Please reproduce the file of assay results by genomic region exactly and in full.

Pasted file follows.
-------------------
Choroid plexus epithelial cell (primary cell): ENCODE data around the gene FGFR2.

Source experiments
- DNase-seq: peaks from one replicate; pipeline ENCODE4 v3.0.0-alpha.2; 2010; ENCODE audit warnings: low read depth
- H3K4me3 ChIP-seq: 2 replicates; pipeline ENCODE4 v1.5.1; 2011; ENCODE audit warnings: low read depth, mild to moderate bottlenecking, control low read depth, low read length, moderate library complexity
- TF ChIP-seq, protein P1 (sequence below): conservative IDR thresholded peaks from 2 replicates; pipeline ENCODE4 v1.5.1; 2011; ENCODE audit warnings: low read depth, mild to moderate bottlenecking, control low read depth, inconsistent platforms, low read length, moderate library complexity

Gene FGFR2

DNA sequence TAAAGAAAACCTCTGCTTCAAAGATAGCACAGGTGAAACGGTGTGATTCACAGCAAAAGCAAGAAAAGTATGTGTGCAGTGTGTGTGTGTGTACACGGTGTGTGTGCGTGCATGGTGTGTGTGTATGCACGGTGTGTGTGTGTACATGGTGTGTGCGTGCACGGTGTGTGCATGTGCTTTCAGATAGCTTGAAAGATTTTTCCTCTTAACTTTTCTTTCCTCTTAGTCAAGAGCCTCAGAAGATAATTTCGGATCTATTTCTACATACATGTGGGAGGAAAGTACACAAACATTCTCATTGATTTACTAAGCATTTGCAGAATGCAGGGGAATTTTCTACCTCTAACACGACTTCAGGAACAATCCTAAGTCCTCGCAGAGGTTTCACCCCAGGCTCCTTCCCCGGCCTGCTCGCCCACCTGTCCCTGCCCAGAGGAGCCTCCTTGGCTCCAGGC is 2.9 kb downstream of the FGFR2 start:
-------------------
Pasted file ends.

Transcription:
Choroid plexus epithelial cell (primary cell): ENCODE data around the gene FGFR2.

Source experiments
- DNase-seq: peaks from one replicate; pipeline ENCODE4 v3.0.0-alpha.2; 2010; ENCODE audit warnings: low read depth
- H3K4me3 ChIP-seq: 2 replicates; pipeline ENCODE4 v1.5.1; 2011; ENCODE audit warnings: low read depth, mild to moderate bottlenecking, control low read depth, low read length, moderate library complexity
- TF ChIP-seq, protein P1 (sequence below): conservative IDR thresholded peaks from 2 replicates; pipeline ENCODE4 v1.5.1; 2011; ENCODE audit warnings: low read depth, mild to moderate bottlenecking, control low read depth, inconsistent platforms, low read length, moderate library complexity

Gene FGFR2

DNA sequence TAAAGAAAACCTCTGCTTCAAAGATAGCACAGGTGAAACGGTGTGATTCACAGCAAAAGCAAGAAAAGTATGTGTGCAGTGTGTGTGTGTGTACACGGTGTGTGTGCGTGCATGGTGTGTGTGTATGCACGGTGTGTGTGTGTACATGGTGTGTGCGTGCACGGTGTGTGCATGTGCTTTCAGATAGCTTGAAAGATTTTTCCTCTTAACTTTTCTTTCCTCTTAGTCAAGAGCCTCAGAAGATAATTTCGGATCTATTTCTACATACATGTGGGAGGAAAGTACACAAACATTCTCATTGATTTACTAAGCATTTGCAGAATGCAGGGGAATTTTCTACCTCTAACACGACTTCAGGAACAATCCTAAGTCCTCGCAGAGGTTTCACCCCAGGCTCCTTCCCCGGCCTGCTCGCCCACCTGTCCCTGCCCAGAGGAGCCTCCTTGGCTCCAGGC is 2.9 kb downstream of the FGFR2 start: